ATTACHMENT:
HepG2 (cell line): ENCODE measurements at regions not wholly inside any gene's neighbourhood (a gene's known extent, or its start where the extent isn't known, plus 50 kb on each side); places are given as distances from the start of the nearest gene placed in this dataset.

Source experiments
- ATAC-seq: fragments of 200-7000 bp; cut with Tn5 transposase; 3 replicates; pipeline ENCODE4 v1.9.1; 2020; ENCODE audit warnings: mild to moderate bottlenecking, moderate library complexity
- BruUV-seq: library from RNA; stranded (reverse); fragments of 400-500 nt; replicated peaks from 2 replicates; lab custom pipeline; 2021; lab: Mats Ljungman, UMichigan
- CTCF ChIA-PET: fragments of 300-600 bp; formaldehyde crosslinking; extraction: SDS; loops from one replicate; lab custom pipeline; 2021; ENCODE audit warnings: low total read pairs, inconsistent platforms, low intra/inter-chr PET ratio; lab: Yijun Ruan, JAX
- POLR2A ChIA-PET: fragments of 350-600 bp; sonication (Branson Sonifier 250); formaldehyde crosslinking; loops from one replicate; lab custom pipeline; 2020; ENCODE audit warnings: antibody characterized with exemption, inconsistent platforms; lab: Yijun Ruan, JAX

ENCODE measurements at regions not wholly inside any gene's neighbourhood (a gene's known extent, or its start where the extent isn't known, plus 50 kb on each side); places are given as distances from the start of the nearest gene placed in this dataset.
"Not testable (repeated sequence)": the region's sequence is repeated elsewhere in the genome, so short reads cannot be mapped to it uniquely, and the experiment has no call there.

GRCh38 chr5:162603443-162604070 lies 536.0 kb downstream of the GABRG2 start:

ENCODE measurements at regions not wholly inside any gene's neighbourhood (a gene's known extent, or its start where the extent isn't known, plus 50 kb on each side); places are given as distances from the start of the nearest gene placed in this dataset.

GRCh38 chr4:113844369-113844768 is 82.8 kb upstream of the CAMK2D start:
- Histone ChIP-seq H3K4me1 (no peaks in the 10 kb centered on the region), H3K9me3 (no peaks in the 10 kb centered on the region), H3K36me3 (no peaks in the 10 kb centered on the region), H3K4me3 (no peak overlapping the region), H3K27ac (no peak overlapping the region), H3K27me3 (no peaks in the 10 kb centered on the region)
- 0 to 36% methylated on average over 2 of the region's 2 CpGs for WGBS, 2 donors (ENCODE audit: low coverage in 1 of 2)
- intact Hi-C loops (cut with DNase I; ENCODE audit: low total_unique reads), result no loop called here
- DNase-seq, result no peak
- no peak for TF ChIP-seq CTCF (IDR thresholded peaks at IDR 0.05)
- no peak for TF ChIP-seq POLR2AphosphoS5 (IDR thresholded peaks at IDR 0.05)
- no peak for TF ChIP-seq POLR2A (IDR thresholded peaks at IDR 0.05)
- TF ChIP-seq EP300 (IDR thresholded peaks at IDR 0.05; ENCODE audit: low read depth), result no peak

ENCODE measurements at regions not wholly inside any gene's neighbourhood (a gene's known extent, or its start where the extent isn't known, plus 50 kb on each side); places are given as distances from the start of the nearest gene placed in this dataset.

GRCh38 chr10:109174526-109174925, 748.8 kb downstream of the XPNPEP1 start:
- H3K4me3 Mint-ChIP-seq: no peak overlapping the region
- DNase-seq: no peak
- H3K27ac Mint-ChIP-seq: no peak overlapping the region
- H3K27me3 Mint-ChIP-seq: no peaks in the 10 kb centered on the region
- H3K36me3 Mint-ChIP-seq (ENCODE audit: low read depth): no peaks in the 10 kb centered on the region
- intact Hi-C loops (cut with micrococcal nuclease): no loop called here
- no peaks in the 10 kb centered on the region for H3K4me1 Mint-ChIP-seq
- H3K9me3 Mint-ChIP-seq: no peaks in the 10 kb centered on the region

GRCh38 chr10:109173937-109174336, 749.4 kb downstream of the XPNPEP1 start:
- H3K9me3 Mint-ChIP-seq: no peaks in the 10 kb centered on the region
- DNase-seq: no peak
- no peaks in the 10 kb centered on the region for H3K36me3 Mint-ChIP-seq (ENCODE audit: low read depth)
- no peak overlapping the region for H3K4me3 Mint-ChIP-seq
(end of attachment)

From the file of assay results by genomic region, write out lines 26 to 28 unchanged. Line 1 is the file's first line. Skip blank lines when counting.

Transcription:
- H3K36me3 Mint-ChIP-seq (ENCODE audit: low read depth): no peaks in the 10 kb centered on the region
- intact Hi-C loops (cut with micrococcal nuclease): no loop called here
- no peaks in the 10 kb centered on the region for H3K4me1 Mint-ChIP-seq